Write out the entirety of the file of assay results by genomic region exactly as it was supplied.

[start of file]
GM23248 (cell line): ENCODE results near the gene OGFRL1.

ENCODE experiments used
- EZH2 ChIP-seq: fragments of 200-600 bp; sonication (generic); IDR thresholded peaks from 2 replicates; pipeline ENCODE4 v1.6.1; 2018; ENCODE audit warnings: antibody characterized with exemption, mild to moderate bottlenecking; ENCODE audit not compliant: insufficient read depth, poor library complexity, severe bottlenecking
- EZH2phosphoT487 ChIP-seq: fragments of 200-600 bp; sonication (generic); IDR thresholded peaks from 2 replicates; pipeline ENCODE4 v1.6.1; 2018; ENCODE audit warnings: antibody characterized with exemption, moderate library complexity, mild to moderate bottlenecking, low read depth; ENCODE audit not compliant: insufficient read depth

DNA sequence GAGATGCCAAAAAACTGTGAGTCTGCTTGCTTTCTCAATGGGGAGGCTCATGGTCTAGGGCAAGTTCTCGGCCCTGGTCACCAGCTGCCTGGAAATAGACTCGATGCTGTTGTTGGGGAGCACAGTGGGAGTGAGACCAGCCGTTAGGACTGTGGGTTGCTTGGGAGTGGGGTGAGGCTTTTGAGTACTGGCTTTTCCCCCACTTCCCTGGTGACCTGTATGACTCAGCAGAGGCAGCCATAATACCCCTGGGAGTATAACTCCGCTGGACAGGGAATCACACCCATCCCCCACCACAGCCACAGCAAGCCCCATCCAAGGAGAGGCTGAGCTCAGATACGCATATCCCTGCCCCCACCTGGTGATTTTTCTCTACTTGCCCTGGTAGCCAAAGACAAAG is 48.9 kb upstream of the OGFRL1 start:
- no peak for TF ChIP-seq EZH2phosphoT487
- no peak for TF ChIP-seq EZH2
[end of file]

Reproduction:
GM23248 (cell line): ENCODE results near the gene OGFRL1.

ENCODE experiments used
- EZH2 ChIP-seq: fragments of 200-600 bp; sonication (generic); IDR thresholded peaks from 2 replicates; pipeline ENCODE4 v1.6.1; 2018; ENCODE audit warnings: antibody characterized with exemption, mild to moderate bottlenecking; ENCODE audit not compliant: insufficient read depth, poor library complexity, severe bottlenecking
- EZH2phosphoT487 ChIP-seq: fragments of 200-600 bp; sonication (generic); IDR thresholded peaks from 2 replicates; pipeline ENCODE4 v1.6.1; 2018; ENCODE audit warnings: antibody characterized with exemption, moderate library complexity, mild to moderate bottlenecking, low read depth; ENCODE audit not compliant: insufficient read depth

DNA sequence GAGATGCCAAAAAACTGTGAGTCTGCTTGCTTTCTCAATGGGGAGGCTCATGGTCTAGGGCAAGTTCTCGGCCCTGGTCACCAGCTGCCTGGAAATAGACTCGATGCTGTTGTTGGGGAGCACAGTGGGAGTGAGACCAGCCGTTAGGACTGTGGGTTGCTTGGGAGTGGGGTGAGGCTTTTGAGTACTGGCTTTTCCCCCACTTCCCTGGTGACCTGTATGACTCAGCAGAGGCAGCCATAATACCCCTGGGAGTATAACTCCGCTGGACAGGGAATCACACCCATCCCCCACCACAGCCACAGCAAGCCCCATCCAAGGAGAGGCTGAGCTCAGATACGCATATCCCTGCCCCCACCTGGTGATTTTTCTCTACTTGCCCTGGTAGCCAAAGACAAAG is 48.9 kb upstream of the OGFRL1 start:
- no peak for TF ChIP-seq EZH2phosphoT487
- no peak for TF ChIP-seq EZH2